Yes, we have many troubles in this old fallen world and in our various families and individual lives. And, yes, there a lot of things we need right now such as wiping the terrible COVID-19 virus off the face of the planet; healing from the ravages of disease and of our damaged emotions; economic stability to make ends meet; and, solutions to the awful human ailments and conditions that beset the world. We need relief, guidance, and wisdom.
So, I declare with conviction that out of all the great needs which surround us, the greatest need is for Jesus. I do not just need his teaching. I do not just need Christ’s instruction. I do not only need to imitate his model of loving service. I need Jesus himself!
Jesus was speaking with his disciples in the Upper Room on the night before his crucifixion. He told them he was leaving (dying) and that it must be this way. The disciples were understandably troubled. Thomas was worried about what was going to happen and how he and the others were going to deal with an uncertain future. (John 14:1-14)
I will tell you how millions of people have dealt with their past difficulties, their present troubles and their worries about the future: Jesus.
Jesus is the Way
Jesus is the way to deal with our current concerns and anticipated anxieties. He himself is the way. The way is not through a program of self-improvement. The way is not through a fake-it-till-you-make-it approach. The way is not through an ability to articulate well-crafted words or through being able to answer with certainty every question of faith. The way is not through finding just the right plan or system.
Jesus is our way – he is the way of rescue, the road to a life of harmonious peace and settled rest even when the world is going to hell around us, as well as the connection with God. To trust Jesus is to give up the personal delusion of control and to walk with him on his terms.
Jesus is the way for the church everywhere – fellowship, encouragement, acts of loving service, teaching, and strengthening of faith all center around Jesus because he is love incarnate.
Jesus is the way for the world – serving neighbors and nations, advocating for those who are mistreated and victims of injustice, tackling the dozens of world problems which oppress humanity come through the continuing presence of Jesus here on this earth (the Holy Spirit indwelling God’s people).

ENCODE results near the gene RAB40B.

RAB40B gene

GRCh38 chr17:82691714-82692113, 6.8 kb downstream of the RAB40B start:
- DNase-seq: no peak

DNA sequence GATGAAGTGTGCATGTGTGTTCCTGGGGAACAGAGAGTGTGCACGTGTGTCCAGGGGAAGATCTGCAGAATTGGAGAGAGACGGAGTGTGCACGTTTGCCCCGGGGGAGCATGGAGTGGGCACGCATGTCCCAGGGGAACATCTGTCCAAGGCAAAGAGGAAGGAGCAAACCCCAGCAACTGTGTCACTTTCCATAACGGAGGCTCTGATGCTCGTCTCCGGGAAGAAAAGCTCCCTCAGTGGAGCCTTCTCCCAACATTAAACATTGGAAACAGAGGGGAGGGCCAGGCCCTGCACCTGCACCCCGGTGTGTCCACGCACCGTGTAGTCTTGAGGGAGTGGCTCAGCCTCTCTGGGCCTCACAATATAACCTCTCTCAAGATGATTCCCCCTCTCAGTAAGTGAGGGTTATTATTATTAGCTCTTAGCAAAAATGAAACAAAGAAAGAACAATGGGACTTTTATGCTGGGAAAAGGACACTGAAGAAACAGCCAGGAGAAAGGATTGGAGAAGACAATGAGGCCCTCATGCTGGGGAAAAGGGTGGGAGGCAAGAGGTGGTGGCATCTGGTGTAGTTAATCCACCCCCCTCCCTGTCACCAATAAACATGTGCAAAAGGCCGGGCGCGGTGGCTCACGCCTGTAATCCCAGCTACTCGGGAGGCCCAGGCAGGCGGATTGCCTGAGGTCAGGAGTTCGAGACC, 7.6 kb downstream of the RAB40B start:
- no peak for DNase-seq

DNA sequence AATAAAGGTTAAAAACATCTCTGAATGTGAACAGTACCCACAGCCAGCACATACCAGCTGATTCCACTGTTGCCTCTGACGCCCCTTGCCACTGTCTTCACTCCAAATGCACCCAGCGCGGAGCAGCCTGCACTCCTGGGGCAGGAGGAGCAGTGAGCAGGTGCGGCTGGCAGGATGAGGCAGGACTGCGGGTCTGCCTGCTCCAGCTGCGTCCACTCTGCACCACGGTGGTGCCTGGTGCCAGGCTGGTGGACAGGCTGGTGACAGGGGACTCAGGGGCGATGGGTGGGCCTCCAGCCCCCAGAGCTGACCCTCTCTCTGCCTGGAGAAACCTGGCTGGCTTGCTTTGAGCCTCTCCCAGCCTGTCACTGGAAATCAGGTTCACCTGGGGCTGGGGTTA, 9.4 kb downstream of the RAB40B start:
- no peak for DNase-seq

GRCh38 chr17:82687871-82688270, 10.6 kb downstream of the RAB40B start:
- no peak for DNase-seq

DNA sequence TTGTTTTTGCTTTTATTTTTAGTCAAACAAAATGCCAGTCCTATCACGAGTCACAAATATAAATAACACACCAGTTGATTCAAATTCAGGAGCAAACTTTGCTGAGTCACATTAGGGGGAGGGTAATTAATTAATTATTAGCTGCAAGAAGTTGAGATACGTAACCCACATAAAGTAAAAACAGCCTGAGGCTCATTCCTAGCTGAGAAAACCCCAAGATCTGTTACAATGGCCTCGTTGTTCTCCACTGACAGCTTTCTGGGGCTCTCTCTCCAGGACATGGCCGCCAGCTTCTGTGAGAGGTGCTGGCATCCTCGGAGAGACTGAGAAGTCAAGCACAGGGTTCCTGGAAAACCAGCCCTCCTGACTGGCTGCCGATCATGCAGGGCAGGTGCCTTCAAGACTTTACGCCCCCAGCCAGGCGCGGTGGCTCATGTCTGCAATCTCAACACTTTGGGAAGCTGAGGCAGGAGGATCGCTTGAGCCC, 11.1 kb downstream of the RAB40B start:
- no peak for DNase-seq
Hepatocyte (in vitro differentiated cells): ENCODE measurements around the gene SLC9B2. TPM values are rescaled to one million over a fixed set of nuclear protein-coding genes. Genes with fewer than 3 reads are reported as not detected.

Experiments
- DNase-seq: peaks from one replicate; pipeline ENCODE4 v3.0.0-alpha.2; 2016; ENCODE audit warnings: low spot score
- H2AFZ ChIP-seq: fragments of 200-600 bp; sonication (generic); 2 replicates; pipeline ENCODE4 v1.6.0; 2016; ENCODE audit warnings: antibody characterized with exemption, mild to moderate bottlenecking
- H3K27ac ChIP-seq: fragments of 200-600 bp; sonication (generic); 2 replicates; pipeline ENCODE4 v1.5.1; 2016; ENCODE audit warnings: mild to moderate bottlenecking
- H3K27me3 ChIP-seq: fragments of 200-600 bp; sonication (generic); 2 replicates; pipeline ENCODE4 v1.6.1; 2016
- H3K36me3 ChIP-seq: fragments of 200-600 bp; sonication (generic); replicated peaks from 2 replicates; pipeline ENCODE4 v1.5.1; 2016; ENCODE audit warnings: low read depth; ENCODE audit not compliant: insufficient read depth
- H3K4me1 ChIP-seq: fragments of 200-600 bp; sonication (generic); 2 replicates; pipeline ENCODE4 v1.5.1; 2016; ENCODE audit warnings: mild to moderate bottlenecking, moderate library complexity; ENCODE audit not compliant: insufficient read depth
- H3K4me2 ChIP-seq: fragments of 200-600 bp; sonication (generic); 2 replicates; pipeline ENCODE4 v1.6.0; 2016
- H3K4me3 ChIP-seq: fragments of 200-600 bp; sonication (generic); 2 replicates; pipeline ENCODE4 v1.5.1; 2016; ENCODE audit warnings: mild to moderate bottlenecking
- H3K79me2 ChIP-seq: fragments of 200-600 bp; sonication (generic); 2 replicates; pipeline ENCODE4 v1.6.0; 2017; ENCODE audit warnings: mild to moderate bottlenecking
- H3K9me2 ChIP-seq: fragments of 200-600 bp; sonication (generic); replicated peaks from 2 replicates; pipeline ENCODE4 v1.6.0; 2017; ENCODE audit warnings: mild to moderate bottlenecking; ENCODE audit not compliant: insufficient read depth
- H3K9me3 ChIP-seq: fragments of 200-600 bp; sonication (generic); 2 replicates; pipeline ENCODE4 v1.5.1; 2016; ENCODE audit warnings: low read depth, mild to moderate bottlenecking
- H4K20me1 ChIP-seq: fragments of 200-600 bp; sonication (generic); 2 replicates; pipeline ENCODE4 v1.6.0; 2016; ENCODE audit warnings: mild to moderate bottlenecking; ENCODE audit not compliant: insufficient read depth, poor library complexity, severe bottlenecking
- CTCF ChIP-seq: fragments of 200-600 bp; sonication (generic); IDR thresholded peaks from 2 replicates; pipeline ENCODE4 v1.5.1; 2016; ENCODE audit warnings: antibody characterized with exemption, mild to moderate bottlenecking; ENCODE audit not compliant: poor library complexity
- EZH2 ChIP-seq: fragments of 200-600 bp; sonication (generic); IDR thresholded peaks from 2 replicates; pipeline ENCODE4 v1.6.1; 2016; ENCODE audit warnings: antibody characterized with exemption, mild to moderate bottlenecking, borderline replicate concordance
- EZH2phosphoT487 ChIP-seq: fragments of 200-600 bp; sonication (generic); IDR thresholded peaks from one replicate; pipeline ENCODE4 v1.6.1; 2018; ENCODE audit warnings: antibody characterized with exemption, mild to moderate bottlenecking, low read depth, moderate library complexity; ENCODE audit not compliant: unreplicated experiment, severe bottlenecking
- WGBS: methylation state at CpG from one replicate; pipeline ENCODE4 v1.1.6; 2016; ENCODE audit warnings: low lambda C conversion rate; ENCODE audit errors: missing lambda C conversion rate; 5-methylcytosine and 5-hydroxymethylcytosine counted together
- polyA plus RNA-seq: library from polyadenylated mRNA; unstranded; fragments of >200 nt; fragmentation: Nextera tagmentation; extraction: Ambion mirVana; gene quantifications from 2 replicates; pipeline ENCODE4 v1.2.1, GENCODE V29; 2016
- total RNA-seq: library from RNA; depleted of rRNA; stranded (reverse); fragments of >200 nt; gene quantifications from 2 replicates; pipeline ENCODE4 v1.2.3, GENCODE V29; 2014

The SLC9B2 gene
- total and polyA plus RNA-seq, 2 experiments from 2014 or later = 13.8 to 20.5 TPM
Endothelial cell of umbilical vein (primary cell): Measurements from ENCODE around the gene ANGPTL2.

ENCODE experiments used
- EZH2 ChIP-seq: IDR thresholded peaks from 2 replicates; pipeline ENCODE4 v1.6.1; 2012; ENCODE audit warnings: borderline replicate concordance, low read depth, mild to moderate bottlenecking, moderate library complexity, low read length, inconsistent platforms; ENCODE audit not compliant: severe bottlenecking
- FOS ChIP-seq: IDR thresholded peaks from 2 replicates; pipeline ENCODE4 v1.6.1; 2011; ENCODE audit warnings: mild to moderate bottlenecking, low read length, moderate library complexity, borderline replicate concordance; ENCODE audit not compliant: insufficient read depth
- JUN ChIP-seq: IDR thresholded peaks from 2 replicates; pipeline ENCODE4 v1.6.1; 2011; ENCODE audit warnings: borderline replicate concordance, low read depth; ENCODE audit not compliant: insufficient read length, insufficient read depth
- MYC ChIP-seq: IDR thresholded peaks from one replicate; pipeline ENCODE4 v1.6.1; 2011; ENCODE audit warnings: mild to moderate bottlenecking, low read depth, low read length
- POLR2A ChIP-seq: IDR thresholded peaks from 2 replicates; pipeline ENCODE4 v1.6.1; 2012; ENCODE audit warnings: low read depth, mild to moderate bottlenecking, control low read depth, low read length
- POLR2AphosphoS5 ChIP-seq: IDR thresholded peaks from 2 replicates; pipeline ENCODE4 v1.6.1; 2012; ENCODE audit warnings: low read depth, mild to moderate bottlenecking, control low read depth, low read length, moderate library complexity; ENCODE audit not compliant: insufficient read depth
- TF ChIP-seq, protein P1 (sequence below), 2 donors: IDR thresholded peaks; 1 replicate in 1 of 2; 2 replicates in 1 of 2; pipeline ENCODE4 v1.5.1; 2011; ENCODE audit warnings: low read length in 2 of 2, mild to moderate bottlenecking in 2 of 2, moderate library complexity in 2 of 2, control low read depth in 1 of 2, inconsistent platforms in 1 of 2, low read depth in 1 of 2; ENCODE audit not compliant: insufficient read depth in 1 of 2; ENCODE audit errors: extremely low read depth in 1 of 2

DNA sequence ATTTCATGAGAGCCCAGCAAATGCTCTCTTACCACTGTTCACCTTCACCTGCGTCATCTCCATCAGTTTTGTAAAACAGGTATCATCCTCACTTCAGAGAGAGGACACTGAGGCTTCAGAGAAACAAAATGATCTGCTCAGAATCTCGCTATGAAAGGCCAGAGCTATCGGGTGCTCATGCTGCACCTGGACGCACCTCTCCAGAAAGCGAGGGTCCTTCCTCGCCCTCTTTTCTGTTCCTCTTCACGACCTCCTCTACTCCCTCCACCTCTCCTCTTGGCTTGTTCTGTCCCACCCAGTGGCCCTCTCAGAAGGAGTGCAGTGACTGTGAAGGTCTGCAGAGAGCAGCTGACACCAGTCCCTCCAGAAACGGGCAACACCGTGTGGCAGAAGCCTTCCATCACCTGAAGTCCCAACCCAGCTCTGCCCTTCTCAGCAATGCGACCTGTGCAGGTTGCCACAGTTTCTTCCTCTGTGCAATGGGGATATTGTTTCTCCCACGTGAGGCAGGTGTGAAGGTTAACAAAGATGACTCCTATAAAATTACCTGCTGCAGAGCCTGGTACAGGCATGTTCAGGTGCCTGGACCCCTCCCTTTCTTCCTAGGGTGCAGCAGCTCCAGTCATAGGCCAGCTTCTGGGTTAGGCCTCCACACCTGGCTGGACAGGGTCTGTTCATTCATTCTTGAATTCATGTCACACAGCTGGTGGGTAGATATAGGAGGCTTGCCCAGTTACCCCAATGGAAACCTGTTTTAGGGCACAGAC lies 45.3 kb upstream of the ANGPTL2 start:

Jesus is the Truth
Jesus does not only speak truth; he is truth incarnate. Truth is more than abstract ideas and personal perspectives. What is true about God has its ultimate expression and demonstration in the person of Jesus.
“True worshipers will worship the Father in spirit and in truth… God is spirit, and his worshipers must worship in spirit and in truth.” (John 4:23-24, NIV)
“If you hold to my teaching, you are really my disciples. Then you will know the truth, and the truth will set you free.” (John 8:31-32, NIV)
To see the face of Jesus is to see the reality of Truth. God’s character and attributes expressed through creating, loving, sustaining, healing, and providing all have their highest expression in Jesus.
Jesus is our truth. When troubles abound, Jesus is the ballast of truth we can rely upon, the rock of our salvation, and the anchor of our soul.
Jesus is the truth in the church. All teaching, mentoring, and instruction points to the person and work of Jesus. Guidance and direction, whether in marriage, family, work, school, relationships or interpersonal communication flows from Jesus. To merely dispense homespun advice falls short if there is no Jesus.
“Since we have a great high priest who has gone through the heavens, Jesus the Son of God, let us hold firmly to the faith we profess. For we do not have a high priest who is unable to sympathize with our weaknesses, but we have one who has been tempted in every way, just as we are – yet was without sin. Let us then approach the throne of grace with confidence, so that we may receive mercy and find grace to help us in our time of need.” (Hebrews 4:14-16, NIV)
Jesus is the truth for the world. Proclaiming Jesus is more than mere words; it is an embodying of truth. At the beginning of his earthly ministry:
Jesus “went to Nazareth, where he had been brought up, and on the Sabbath day he went into the synagogue, as was his custom. And he stood up to read. The scroll of the prophet Isaiah was handed to him. Unrolling it, he found the place where it is written [Isaiah 61:1-2] “The Spirit of the Lord is on me, because he has anointed me to preach [to embody] good news to the poor. He has sent me to proclaim freedom for the prisoners and recovery of sight for the blind, to release the oppressed, to proclaim the year of the Lord’s favor.” (Luke 4:16-19, NIV)